The film's problems, as mentioned, are numerous, like the needless, woefully done 1982 subplot involving Fielding's brother and him wanting a Green Card for his Korean girlfriend. Fielding's entire campaign process is essentially summarized via a couple bland montages but then this was almost necessary for the sheer fact "Waking The Dead" has so much else going on and so much it wants to say. Who really wants to spend time on the campaign trail? But then it also so desperately wants everyone to understand what it wants to say that it Pounds The Hammer over the audience's head at the end with a wretched voiceover that needed to be eliminated.

There is one scene in particular that underscores the film's flaws and what I simultaneously love about it. Fielding is having dinner at Sarah's church and a couple Chilean activists choose to brazenly insult Fielding's desire to go into politics. This scene is so ham-fisted, so obviously Message Deliverers masquerading as Characters ("Young man, everything is politics"), and yet I can't help but somehow be mesmerized every time Crudup gets righteous and righteously pissed off

-"I am so sick of having to apologize for being an American."
-"North American."
-"Oh my God, I'm so sorry. North American."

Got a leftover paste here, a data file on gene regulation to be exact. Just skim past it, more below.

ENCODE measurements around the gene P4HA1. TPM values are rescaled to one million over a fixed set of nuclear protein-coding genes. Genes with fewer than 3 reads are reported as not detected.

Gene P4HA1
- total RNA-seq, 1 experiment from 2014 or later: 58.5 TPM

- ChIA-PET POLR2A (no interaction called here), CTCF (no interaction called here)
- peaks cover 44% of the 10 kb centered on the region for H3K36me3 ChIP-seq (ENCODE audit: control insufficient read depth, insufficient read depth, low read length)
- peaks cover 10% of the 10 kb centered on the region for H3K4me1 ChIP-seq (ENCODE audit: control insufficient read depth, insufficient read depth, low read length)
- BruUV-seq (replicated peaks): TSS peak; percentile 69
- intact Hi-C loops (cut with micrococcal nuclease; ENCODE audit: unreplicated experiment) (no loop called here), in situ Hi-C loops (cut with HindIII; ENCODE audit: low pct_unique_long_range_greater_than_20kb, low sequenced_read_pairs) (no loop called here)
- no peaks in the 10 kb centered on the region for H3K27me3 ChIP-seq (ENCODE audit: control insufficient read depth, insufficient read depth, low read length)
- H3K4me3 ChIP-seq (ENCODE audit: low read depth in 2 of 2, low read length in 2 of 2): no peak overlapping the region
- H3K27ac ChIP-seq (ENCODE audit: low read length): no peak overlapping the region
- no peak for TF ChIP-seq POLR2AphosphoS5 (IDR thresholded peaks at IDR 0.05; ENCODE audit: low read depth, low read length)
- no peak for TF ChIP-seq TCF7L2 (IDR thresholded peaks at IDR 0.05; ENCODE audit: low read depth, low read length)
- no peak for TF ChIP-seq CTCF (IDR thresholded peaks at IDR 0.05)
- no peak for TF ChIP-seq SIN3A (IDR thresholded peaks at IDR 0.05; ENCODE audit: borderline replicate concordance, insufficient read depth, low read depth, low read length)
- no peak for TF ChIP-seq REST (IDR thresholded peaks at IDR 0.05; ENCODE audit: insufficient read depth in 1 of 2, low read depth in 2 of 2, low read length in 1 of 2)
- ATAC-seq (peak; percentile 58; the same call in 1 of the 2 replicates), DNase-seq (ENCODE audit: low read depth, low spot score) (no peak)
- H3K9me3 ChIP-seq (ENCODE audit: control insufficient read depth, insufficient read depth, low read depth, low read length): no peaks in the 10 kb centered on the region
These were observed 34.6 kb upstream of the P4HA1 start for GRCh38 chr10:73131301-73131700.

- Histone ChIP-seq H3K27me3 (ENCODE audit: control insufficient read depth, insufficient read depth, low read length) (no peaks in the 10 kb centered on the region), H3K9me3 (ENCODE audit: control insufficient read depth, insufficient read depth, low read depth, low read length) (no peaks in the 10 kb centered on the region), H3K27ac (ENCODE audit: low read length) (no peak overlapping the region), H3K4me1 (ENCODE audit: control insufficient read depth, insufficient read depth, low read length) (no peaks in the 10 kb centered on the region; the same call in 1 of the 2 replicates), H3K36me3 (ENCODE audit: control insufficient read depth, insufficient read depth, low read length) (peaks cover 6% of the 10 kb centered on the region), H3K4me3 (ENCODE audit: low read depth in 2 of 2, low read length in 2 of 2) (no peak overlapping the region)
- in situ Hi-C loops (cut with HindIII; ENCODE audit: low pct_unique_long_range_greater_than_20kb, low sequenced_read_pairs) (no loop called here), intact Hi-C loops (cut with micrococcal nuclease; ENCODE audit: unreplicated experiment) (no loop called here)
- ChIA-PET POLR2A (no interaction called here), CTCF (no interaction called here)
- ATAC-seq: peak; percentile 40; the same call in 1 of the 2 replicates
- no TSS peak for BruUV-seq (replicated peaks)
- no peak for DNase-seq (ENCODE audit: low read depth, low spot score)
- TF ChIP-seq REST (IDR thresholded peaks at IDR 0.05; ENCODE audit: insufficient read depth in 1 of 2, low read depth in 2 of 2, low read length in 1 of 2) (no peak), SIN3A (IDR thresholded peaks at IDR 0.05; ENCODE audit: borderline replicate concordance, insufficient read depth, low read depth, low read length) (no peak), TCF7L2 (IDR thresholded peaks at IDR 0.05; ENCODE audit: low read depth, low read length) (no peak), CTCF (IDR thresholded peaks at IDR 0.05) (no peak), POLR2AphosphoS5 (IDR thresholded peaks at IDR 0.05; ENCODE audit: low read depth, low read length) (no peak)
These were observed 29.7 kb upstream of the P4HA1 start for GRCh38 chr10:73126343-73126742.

You so often hear of multi-dimensional actors. Okay, so what is that? Well, Mr. Crudup is a living, breathing illustration of a multi-dimensional actor. He exudes uber dimensions. In this scene he's likeable but kind of unlikeable and you feel empathy but then a little apathy. He's getting ganged up on, it's not cool, and you can see his side, see where he's coming from, and you feel yourself agreeing with him, but he almost takes it too far. He calls out their sense of superiority but he lets you feel his sense of superiority. And then he ends it with that line - "Yes, Stephen, that is ugly. It reminds me of something Sarah might say." - and the way he says it, the pointed smarminess, is like getting your throat slashed. I am one of the least politicized people around and yet this scene centered entirely around politics leaves me breathless.

He goes one better in a scene late in the film where he has, basically, a nervous breakdown in a restaurant in front of his family. What he does, how he does it, the way in which he succeeds and subverts what could have been overdone showiness, might be my favorite three minutes in the Crudup Back Catalogue and I'm saying nothing else because you should just see it for yourself.

In the end, after Fielding has been elected, barely, Sarah herself turns up. She's alive! Or is she? Is Fielding's mind still playing tricks on him, giving himself the closure he so desperately needs? The movie never truly says. This bothered people, like the esteemed Roger Ebert, who wrote: "And at the end, we are left with - what? When we invest emotional capital, we deserve a payoff." But I disagree completely. This movie can't have that kind of payoff. It just can't. You're either someone who thinks Sarah is still alive or you're not. You're someone who thinks change can be made from within the system or you're not. You're someone who thinks idealism is a waste of time or you're not. You're someone who thinks earnestness can be "painful" or you're not. "Now the music divides us into tribes. You choose your side. I'll choose my side."